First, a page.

TechInAfrica – Meet Bloom Impact – Bloom Impact is a digital marketplace that lets small business owners in emerging markets easily access financing for their business, like loans and savings, through their smartphone.
First of all, can you pitch us your company in just a few sentences?
Bloom Impact is a digital marketplace offering financial services to small businesses in Africa. Our mission is to empower small businesses to grow and offer employment by easing affordability & access to finance. Business owners apply thru our mobile App for a business loan, savings or payment account and our scoring algorithm connects them with the best suited financial service providers and products on our platform. We help many banks and financial institutions cut costs and risks and grow their customer portfolios by digitally connecting them to SMEs that meet their requirements.
Can you tell us more about yourself, your personal background, your experience and how you went to this journey?
Co-Founder & CEO Carol Caruso, is an expert in emerging markets and financial inclusion. For over a decade, Carol has had extensive experience launching mobile apps, online platforms, mobile payments, agent networks and working with dozens of banks and fintech companies. Prior to Bloom Impact, Carol was the Senior VP of Digital Channels at Accion International, leading a team of digital finance experts consulting financial institutions and fintech firms across Africa. Carol is also currently the Social Innovator-in-Residence at Harvard Kennedy School supporting social impact startups. Co-Founder & CTO David Hutchful, is an expert in mobile apps, software development and human-centered design (HCD). David designs Apps that are well informed by the nuances of the African market and Bloom’s target audience. He has had experience leading technology teams on 3 continents, having previously worked as the Director of Technology Innovation for the Grameen Foundation and as co-founder of engageSpark, a social impact messaging service. David is also currently teaching HCD at Ashesi University in Accra. Carol and David came together to combine their knowledge and know-how to address the significant problem of unaffordable, inaccessible and inconvenient access to finance which hinders growth for the small business sector across Africa.
Can you tell us more about Ghana? Why this market?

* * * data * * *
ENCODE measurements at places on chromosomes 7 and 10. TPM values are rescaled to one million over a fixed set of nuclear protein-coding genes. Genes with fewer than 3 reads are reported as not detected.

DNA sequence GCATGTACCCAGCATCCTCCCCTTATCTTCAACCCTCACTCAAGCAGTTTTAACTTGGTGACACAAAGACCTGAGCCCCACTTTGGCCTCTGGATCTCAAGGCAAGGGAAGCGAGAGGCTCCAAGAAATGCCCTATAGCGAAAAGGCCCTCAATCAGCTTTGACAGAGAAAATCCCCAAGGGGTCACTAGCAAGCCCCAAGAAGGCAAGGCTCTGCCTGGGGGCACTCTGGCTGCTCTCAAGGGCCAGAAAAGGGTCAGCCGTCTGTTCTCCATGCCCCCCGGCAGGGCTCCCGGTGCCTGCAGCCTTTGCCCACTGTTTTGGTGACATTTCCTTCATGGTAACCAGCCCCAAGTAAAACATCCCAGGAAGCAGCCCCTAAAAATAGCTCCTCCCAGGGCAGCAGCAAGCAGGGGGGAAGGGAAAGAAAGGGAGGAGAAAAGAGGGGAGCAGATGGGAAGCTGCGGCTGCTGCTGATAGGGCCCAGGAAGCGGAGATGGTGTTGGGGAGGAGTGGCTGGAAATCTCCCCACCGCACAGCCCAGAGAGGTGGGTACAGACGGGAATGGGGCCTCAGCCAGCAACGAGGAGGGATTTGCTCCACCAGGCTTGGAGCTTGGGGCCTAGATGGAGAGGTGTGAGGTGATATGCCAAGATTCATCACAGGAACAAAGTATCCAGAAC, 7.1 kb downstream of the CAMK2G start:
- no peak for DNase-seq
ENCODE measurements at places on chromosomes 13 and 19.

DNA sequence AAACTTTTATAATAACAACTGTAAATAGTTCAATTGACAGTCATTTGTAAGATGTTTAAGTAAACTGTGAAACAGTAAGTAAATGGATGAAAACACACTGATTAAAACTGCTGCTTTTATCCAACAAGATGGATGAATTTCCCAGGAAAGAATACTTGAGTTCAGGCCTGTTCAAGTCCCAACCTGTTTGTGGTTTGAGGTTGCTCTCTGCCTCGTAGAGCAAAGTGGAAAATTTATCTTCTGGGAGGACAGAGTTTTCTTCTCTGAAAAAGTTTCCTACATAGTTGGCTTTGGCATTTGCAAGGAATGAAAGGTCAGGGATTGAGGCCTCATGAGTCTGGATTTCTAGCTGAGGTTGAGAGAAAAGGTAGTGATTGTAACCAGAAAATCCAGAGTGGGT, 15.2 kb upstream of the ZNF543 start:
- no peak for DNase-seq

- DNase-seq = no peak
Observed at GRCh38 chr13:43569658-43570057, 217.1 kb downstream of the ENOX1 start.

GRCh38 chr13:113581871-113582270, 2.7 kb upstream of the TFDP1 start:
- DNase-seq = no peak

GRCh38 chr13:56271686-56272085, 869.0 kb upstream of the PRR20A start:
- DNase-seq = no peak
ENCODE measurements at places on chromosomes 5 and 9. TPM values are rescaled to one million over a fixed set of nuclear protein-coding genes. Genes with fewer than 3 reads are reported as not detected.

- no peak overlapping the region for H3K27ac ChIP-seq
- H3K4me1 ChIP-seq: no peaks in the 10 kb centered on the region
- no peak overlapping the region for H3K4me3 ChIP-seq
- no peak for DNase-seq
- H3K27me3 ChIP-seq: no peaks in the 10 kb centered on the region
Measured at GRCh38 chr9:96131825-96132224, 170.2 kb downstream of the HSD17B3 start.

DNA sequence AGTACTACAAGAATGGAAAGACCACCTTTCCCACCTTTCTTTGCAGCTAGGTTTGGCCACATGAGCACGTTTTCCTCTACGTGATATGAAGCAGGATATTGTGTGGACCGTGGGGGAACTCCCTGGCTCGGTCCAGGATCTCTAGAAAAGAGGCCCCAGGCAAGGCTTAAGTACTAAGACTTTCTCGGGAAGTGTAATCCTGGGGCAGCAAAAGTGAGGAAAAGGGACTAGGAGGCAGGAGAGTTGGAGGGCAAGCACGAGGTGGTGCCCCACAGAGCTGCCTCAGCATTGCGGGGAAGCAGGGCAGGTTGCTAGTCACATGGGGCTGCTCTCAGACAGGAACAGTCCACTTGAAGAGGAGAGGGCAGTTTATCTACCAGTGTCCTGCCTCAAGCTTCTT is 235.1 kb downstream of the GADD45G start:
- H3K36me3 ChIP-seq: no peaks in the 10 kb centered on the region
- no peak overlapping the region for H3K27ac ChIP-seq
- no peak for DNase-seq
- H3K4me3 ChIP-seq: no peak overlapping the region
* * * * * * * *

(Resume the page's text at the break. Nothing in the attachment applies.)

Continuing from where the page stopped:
We address the problem of access to finance for MSMEs (Micro, Small, Medium Enterprises) and Employment. Small businesses in emerging markets consistently cite “Access to Finance” as their greatest challenge for growth. We are focused on addressing this issue across Africa, we’re currently in Ghana and now expanding to Nigeria. These businesses are the foundation of the economy and their success is directly tied to a nation’s success. SMEs contribute 70% of GDP in Ghana, and account for 92% of the businesses in the country. Despite their significant number, small businesses face a massive finance gap, even though Ghana has 400+ financial service providers. Much of this exists because traditional lenders are hesitant to lend to small businesses, due to costs, reach and risks. While there is a growing finance gap, smartphone usage in Ghana and Nigeria has increased so that almost every small business owner now has access to a smartphone. Reducing the perceived risk for these traditional lenders and introducing underbanked SMEs to the formal banking sector is the key problem we are trying to solve.
We offer a simple to use smartphone-based marketplace where business owners easily learn about & access affordable financial services at their convenience. By digitizing access to financial services, we make it significantly easier & faster for business owners to apply for banking products. We also provide financial education and literacy through our app, such as offering access to Credit Reports and educating users about basic banking products and their terms and conditions.